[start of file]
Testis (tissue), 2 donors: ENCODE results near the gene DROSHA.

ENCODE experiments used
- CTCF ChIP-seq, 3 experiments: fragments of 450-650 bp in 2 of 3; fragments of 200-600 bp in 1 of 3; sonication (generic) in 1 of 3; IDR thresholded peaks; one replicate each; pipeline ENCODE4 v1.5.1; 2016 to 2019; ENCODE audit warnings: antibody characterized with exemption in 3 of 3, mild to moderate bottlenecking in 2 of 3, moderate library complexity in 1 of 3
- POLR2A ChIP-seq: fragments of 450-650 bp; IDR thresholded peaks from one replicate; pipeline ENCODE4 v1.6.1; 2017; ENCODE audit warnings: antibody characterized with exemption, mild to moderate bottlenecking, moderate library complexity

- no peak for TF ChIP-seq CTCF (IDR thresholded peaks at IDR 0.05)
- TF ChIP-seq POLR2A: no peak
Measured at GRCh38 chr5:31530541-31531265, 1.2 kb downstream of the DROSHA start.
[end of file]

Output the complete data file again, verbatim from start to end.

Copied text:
Testis (tissue), 2 donors: ENCODE results near the gene DROSHA.

ENCODE experiments used
- CTCF ChIP-seq, 3 experiments: fragments of 450-650 bp in 2 of 3; fragments of 200-600 bp in 1 of 3; sonication (generic) in 1 of 3; IDR thresholded peaks; one replicate each; pipeline ENCODE4 v1.5.1; 2016 to 2019; ENCODE audit warnings: antibody characterized with exemption in 3 of 3, mild to moderate bottlenecking in 2 of 3, moderate library complexity in 1 of 3
- POLR2A ChIP-seq: fragments of 450-650 bp; IDR thresholded peaks from one replicate; pipeline ENCODE4 v1.6.1; 2017; ENCODE audit warnings: antibody characterized with exemption, mild to moderate bottlenecking, moderate library complexity

- no peak for TF ChIP-seq CTCF (IDR thresholded peaks at IDR 0.05)
- TF ChIP-seq POLR2A: no peak
Measured at GRCh38 chr5:31530541-31531265, 1.2 kb downstream of the DROSHA start.